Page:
The book will be very useful to scholars of Textile designs, Buddhist art and culture; and the cultural traditions of South-east Asia.
In “top-of-the-mind” reading, crosses are the iconographic representation of Christianity, though cross became an embodiment of Christian iconography only after the fifth century ce. In this volume, the author unveils the existence of 500 plus crosses, of which around 300 are of ecclesiastical, heraldic or mundane crosses. Most of these cruciforms were introduced before the twentieth century.
Cruciform was antecedent of Christianity. There were numerous cruciform Hindu and Buddhist temples, even before the advent of Christianity and thus these hold no Christian ecclesiastical relevance. Of late many churches, cathedrals and basilicas applied cruciform to their structure and look in conformity with the Christian iconography. This enunciates the endless design possibilities of cruciform. The book discusses the pre-Christian iconographic cruciform Hindu and Buddhist temple structures and in detail the Christian cross iconography and the varied types of crosses. It delves deep into the numerous forms of Latin and Greek crosses, mainly from the ecclesiastical and heraldic viewpoint. Crosses adorned ecclesiastical, military, professional and trade implications, and were carved on shields and coats of arms.
This volume also addresses other categories of crosses such as solar crosses, saltire crosses and miscellaneous crosses though they too have occasional ecclesiastical and heraldic implications. The book thus gives a fair account of the emergence, use and application of cruciforms until the twentieth century.
The work by an Indological scholar who has studied different architectural traditions of the world covers the architecture and iconography of some 36 Islamic tombs in India spanning a period of over 500 years from c. ad 1230 to 1754. It begins with a brief historical background to the Islamic rule in northern India and a discussion on burial practices and tomb types of the time to further understanding of the underlying concept of construction and functions of the tombs.
Abounding in numerous line drawings of plans and elevations, and figures, it examines the influence of different traditions -- Buddhist and Hindu as well as other Asian and African and Mediterranean traditions -- on evolution of the form of Islamic tombs. It makes a detailed examination of the Indo-Islamic tombs under consideration: their description, size, plan and elevation including the interior space and application of the mandala patterns over the tomb structures, the techniques of construction, masonry and artisanship employed in them. It explains the place and relevance of each monument in the overall scheme of Indo-Islamic architectural development and growth as well as the importance of each by itself. It delves into the religious, philosophical and mathematical bases of the architecture and its application to tomb-building. The research also involves a comparative study of Indo-Islamic tombs vis-a-vis other architectural marvels of the world -- Islamic and non-Islamic.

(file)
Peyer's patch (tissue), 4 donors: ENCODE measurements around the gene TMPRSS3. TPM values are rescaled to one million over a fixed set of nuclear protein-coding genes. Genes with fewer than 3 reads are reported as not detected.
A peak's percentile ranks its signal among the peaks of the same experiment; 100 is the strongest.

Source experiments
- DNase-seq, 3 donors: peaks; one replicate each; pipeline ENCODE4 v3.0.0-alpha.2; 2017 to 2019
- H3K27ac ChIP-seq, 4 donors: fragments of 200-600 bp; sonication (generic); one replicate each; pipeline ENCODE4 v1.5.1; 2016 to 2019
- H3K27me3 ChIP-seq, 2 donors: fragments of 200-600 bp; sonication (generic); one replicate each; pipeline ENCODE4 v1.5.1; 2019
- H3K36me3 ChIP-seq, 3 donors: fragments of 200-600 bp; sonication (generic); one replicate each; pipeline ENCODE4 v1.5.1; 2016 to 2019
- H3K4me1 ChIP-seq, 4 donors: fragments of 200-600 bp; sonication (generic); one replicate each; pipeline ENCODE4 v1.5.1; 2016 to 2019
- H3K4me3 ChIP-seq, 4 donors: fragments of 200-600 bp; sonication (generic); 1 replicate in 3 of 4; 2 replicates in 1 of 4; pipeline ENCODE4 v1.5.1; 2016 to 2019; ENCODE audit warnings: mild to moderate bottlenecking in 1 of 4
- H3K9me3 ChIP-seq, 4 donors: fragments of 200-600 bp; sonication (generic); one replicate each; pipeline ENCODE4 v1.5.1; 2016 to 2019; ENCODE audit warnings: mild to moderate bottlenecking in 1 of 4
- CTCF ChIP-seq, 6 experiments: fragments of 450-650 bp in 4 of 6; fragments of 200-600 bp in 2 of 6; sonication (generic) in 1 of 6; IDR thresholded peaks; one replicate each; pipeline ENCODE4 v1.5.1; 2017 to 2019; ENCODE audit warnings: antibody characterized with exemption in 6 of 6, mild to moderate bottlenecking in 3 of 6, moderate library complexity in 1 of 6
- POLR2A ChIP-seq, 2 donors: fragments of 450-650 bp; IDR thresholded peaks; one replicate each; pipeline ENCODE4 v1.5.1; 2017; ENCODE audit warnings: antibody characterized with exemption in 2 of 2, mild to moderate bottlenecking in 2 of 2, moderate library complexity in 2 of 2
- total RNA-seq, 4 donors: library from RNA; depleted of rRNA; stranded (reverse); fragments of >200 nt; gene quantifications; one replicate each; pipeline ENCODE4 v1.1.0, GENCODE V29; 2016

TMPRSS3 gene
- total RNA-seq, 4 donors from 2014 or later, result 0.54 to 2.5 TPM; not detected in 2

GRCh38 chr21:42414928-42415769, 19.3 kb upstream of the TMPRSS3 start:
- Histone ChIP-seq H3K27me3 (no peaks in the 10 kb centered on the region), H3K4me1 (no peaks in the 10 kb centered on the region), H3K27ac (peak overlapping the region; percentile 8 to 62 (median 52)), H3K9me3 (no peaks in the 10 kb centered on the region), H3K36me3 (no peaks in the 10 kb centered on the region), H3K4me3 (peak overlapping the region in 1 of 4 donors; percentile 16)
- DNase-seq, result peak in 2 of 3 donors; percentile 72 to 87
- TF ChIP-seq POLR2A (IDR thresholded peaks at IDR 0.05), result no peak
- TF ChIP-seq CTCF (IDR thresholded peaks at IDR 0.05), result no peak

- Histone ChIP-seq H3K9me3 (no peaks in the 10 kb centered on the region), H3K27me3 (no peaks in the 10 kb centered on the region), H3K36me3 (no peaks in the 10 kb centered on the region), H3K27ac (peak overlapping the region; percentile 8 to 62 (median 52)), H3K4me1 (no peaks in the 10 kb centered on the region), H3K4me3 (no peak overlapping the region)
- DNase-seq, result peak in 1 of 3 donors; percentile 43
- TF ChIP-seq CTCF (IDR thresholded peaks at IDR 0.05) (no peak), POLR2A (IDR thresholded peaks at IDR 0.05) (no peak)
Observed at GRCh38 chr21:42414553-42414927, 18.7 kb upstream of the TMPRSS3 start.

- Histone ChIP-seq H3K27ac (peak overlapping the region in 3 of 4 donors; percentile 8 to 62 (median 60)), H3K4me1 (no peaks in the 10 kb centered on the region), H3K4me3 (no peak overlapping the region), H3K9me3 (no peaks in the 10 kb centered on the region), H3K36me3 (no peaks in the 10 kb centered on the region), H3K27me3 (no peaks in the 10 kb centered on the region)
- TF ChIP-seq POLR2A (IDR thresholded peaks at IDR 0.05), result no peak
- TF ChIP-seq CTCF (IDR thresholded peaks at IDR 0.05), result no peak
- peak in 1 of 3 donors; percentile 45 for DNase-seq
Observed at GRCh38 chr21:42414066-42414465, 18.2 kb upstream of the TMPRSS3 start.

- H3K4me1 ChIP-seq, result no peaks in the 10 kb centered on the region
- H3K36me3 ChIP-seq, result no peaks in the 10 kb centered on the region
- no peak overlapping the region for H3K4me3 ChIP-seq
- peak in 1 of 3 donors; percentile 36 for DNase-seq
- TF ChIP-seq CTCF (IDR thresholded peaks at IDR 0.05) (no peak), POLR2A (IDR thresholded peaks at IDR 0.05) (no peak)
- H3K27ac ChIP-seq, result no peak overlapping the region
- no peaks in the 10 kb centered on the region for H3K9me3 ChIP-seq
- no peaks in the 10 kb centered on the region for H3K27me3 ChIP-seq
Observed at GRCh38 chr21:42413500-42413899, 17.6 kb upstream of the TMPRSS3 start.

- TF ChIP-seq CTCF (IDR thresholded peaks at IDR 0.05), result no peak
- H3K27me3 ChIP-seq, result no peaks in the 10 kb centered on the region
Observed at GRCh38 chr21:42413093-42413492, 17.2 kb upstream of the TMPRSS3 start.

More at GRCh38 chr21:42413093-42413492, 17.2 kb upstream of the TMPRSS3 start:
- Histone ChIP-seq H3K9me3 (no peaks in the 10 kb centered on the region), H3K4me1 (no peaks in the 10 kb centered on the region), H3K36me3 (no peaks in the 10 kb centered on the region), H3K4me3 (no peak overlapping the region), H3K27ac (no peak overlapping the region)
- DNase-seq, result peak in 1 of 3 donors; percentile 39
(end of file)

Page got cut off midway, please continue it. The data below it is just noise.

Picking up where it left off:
The book will be extremely relevant to scholars and students of Indian, particularly Indo-Islamic, iconography and those interested in Indo-Islamic cultural traditions in general.
This volume presents the plans of temples, tombs, palaces and pavilions found in the Indian subcontinent and the Indianised states of Java, the Khmer, Pagan, Thailand, Vietnam and Malaysia. They contain detailed diagrams of plans of over 380 structures along with a brief note on each plan that covers the various segments/sections of each monument. The plans are precise and are presented along with their elevations which are proportional, i.e., depict major architectural forms and masses. The monuments covered, of the period third century bc to ce 1854, pertain to different regions of India and different periods and dynasties in Indian history. They include famous structures like the cave monasteries at Ajanta, Sanchi temples, Rajasthani temples, the Lal Qila and the Taj Mahal as well as other lesser-known buildings. Monuments of the Mughals, the Sultanate kings, the Lodis, Tughlaqs and Vijayanagar kings are among the Indian structures included.